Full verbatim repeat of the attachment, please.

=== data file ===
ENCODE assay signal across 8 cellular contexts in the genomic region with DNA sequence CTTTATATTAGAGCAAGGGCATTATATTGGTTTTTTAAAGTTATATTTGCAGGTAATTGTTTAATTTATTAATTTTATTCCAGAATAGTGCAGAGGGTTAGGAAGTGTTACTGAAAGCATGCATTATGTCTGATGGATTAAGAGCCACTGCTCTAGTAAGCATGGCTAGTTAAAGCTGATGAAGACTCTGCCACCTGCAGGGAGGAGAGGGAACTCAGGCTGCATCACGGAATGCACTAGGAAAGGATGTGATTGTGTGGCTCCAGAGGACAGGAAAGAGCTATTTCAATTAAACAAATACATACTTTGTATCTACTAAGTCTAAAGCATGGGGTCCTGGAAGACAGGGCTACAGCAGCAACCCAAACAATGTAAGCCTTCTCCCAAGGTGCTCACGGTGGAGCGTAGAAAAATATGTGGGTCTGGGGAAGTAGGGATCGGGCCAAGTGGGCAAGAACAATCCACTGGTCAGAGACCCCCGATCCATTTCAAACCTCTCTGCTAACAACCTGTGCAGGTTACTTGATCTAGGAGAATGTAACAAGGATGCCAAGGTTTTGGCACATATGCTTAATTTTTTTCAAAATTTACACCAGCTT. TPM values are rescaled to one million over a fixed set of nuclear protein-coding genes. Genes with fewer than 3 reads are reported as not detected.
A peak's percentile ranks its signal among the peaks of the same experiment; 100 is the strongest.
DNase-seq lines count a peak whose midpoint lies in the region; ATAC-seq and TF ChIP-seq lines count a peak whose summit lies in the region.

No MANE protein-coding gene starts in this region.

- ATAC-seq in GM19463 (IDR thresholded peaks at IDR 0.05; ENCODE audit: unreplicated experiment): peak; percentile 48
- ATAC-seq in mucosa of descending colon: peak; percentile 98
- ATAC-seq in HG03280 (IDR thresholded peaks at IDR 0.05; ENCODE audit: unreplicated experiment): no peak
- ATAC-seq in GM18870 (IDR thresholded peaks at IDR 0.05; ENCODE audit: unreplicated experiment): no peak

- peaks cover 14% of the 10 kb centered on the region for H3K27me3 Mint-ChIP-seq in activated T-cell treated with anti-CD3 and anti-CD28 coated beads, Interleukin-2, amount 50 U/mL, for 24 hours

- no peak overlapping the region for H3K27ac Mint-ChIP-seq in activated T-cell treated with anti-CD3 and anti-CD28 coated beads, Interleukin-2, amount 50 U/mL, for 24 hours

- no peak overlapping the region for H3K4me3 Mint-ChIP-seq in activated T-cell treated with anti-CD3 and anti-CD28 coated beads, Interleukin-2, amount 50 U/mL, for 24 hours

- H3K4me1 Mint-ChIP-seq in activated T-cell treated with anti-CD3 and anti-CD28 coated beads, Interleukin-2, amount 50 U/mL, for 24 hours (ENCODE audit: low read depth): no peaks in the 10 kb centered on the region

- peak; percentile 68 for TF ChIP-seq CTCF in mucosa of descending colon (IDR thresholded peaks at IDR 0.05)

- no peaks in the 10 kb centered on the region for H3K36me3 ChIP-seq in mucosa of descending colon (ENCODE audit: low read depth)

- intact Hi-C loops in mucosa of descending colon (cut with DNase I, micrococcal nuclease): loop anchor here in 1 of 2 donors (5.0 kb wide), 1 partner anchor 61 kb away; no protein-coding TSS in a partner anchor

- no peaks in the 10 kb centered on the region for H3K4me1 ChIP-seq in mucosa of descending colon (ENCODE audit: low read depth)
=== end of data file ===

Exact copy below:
ENCODE assay signal across 8 cellular contexts in the genomic region with DNA sequence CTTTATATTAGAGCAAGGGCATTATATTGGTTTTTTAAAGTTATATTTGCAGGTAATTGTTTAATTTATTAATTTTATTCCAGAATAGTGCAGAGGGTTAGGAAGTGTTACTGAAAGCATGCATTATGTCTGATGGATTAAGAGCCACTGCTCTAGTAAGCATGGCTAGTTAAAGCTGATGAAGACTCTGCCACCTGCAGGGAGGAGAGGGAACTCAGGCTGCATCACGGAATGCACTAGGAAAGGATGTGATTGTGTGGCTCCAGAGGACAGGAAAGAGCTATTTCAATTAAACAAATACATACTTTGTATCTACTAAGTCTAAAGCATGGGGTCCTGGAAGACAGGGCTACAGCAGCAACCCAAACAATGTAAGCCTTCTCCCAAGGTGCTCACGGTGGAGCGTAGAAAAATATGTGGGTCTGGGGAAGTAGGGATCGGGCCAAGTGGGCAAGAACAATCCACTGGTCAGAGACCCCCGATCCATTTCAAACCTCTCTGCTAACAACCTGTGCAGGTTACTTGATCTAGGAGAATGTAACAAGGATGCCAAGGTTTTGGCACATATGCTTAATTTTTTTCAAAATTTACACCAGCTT. TPM values are rescaled to one million over a fixed set of nuclear protein-coding genes. Genes with fewer than 3 reads are reported as not detected.
A peak's percentile ranks its signal among the peaks of the same experiment; 100 is the strongest.
DNase-seq lines count a peak whose midpoint lies in the region; ATAC-seq and TF ChIP-seq lines count a peak whose summit lies in the region.

No MANE protein-coding gene starts in this region.

- ATAC-seq in GM19463 (IDR thresholded peaks at IDR 0.05; ENCODE audit: unreplicated experiment): peak; percentile 48
- ATAC-seq in mucosa of descending colon: peak; percentile 98
- ATAC-seq in HG03280 (IDR thresholded peaks at IDR 0.05; ENCODE audit: unreplicated experiment): no peak
- ATAC-seq in GM18870 (IDR thresholded peaks at IDR 0.05; ENCODE audit: unreplicated experiment): no peak

- peaks cover 14% of the 10 kb centered on the region for H3K27me3 Mint-ChIP-seq in activated T-cell treated with anti-CD3 and anti-CD28 coated beads, Interleukin-2, amount 50 U/mL, for 24 hours

- no peak overlapping the region for H3K27ac Mint-ChIP-seq in activated T-cell treated with anti-CD3 and anti-CD28 coated beads, Interleukin-2, amount 50 U/mL, for 24 hours

- no peak overlapping the region for H3K4me3 Mint-ChIP-seq in activated T-cell treated with anti-CD3 and anti-CD28 coated beads, Interleukin-2, amount 50 U/mL, for 24 hours

- H3K4me1 Mint-ChIP-seq in activated T-cell treated with anti-CD3 and anti-CD28 coated beads, Interleukin-2, amount 50 U/mL, for 24 hours (ENCODE audit: low read depth): no peaks in the 10 kb centered on the region

- peak; percentile 68 for TF ChIP-seq CTCF in mucosa of descending colon (IDR thresholded peaks at IDR 0.05)

- no peaks in the 10 kb centered on the region for H3K36me3 ChIP-seq in mucosa of descending colon (ENCODE audit: low read depth)

- intact Hi-C loops in mucosa of descending colon (cut with DNase I, micrococcal nuclease): loop anchor here in 1 of 2 donors (5.0 kb wide), 1 partner anchor 61 kb away; no protein-coding TSS in a partner anchor

- no peaks in the 10 kb centered on the region for H3K4me1 ChIP-seq in mucosa of descending colon (ENCODE audit: low read depth)